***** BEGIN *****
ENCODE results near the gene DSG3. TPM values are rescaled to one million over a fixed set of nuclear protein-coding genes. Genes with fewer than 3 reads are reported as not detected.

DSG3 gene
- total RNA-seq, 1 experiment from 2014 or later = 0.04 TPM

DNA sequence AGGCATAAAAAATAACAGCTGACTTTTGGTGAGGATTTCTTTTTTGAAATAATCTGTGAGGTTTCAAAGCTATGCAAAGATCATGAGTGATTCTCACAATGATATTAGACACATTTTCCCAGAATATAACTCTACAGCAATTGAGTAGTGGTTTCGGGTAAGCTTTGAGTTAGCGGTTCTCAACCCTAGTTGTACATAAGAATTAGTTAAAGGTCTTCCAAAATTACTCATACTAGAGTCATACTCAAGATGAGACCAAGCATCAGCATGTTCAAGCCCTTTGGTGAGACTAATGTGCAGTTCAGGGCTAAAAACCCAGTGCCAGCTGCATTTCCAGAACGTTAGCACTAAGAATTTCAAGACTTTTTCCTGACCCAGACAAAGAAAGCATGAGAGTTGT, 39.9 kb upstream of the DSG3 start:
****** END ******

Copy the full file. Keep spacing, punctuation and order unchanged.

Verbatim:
ENCODE results near the gene DSG3. TPM values are rescaled to one million over a fixed set of nuclear protein-coding genes. Genes with fewer than 3 reads are reported as not detected.

DSG3 gene
- total RNA-seq, 1 experiment from 2014 or later = 0.04 TPM

DNA sequence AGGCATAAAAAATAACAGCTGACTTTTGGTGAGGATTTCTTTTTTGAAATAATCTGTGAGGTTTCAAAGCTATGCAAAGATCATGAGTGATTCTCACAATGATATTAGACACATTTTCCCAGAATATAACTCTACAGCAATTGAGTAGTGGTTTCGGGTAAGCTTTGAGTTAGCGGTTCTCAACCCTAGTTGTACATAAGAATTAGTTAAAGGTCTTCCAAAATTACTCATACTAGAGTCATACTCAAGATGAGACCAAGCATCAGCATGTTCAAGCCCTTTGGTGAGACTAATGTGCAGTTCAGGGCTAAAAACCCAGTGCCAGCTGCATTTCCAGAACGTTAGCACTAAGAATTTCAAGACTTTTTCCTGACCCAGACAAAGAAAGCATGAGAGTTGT, 39.9 kb upstream of the DSG3 start: